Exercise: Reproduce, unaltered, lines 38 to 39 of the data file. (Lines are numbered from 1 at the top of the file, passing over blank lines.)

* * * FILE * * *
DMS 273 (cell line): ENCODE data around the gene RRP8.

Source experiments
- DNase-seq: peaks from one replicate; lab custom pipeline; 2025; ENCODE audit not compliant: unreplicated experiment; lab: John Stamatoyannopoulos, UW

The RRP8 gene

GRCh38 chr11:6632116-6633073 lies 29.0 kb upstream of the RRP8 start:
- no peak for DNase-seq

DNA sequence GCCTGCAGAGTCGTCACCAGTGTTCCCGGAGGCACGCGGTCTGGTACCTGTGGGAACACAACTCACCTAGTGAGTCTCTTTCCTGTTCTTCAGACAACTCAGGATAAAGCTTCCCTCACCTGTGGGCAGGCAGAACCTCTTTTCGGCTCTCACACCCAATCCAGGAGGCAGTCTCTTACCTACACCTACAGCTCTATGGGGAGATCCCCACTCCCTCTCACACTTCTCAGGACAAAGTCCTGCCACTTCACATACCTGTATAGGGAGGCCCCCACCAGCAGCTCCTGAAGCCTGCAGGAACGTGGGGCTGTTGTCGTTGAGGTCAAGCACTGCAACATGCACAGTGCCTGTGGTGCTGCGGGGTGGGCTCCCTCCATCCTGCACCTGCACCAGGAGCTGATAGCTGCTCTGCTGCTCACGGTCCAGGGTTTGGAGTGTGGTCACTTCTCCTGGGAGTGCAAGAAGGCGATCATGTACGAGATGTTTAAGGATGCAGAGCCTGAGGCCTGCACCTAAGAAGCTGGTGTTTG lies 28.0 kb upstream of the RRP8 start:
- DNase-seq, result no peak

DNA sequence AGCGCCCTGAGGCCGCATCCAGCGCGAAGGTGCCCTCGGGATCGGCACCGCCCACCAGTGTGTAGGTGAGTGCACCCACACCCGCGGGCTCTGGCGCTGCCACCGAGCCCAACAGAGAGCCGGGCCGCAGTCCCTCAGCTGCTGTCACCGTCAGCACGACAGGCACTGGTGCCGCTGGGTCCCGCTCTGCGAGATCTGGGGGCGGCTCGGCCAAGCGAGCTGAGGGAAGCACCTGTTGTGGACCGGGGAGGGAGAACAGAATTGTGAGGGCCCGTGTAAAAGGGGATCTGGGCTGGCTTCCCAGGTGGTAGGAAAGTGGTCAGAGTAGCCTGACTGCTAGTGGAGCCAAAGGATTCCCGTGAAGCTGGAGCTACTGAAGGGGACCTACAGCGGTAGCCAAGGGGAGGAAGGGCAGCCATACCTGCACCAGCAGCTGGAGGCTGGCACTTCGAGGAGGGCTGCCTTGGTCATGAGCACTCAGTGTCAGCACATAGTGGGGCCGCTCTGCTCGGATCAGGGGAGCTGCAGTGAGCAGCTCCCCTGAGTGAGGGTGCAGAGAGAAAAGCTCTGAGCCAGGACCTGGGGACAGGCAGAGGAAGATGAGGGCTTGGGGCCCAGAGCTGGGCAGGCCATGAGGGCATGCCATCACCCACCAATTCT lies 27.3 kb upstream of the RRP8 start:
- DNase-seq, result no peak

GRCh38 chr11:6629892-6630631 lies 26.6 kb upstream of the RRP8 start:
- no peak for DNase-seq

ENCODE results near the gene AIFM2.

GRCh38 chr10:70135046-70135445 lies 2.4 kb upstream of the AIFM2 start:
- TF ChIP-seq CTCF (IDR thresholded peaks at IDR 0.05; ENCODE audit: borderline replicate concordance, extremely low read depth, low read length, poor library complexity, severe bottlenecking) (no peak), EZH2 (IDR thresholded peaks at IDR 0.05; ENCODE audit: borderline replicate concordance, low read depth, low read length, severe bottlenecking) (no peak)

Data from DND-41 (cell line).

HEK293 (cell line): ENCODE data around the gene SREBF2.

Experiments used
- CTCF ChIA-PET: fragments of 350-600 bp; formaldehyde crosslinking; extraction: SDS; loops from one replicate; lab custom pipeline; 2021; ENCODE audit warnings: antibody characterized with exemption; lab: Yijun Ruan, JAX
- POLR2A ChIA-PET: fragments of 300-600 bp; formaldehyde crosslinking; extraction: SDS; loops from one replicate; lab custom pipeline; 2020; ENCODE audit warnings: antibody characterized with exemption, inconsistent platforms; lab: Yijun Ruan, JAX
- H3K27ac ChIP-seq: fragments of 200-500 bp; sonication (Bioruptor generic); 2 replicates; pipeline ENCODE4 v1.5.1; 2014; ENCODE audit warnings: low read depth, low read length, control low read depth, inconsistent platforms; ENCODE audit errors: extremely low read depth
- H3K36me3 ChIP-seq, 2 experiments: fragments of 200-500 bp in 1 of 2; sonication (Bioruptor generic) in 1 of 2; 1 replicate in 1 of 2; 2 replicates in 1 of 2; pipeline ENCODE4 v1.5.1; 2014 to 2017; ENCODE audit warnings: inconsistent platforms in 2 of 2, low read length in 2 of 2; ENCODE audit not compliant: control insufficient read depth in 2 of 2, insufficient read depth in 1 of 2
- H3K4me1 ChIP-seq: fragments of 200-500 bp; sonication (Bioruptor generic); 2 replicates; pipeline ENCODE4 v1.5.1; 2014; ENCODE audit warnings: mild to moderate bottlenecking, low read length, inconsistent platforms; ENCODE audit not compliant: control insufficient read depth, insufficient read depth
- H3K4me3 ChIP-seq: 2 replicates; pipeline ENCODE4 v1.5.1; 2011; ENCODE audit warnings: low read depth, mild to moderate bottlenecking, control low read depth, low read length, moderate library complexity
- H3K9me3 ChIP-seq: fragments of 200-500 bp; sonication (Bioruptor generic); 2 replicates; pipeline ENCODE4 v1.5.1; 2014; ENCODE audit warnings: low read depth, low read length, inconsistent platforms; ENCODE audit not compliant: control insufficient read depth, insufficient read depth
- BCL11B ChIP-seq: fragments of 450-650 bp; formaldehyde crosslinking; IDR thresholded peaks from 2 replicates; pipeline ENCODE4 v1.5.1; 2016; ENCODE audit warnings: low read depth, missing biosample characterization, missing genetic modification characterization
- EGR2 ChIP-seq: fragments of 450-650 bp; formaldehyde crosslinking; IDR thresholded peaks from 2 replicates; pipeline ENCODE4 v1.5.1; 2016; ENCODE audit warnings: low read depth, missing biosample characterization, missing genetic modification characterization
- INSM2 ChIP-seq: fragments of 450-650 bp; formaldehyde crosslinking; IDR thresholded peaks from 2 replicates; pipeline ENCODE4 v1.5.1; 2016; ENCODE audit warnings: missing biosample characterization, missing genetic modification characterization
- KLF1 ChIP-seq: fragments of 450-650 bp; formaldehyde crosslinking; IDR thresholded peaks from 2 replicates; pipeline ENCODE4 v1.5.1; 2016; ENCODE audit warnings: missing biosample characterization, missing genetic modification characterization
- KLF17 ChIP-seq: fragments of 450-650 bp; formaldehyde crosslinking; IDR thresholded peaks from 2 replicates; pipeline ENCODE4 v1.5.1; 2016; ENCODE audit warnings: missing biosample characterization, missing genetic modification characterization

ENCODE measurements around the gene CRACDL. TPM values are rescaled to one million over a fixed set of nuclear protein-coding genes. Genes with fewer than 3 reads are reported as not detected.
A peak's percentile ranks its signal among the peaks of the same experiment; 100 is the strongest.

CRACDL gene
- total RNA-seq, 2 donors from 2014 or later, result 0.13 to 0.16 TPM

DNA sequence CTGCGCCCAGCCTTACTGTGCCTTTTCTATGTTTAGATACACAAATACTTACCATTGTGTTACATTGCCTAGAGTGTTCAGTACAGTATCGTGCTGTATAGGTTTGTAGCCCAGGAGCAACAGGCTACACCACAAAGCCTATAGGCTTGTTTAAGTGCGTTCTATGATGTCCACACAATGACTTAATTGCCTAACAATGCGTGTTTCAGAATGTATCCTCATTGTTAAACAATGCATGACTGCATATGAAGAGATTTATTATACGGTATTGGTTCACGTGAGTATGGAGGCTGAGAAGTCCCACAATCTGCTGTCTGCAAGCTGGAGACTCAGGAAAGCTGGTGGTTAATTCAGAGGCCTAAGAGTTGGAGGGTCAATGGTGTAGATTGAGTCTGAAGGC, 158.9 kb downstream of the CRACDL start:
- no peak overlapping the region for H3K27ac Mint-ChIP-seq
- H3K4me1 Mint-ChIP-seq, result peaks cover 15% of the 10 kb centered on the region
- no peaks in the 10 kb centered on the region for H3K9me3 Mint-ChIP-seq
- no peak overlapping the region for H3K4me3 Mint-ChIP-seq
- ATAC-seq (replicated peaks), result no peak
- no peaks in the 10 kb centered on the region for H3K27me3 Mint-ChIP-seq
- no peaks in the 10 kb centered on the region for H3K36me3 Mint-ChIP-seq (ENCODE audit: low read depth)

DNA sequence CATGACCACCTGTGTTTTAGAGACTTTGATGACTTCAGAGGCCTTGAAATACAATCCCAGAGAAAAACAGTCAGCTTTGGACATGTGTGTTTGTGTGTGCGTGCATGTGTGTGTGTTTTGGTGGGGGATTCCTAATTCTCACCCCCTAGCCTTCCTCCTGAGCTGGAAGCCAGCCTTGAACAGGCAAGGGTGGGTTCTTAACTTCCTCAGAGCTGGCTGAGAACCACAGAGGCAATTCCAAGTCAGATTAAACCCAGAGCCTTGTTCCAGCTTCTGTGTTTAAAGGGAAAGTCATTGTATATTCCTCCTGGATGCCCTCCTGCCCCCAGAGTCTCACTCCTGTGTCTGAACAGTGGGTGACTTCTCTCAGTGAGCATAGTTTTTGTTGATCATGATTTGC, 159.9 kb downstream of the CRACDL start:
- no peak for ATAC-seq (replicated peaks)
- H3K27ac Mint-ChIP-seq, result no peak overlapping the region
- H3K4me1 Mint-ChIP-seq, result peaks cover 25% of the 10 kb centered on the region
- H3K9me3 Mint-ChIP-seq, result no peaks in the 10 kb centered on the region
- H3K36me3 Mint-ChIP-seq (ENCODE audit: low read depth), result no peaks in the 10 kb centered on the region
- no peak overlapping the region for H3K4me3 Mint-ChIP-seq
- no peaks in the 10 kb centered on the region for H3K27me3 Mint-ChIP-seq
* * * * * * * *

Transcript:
- no peaks in the 10 kb centered on the region for H3K9me3 Mint-ChIP-seq
- no peak overlapping the region for H3K4me3 Mint-ChIP-seq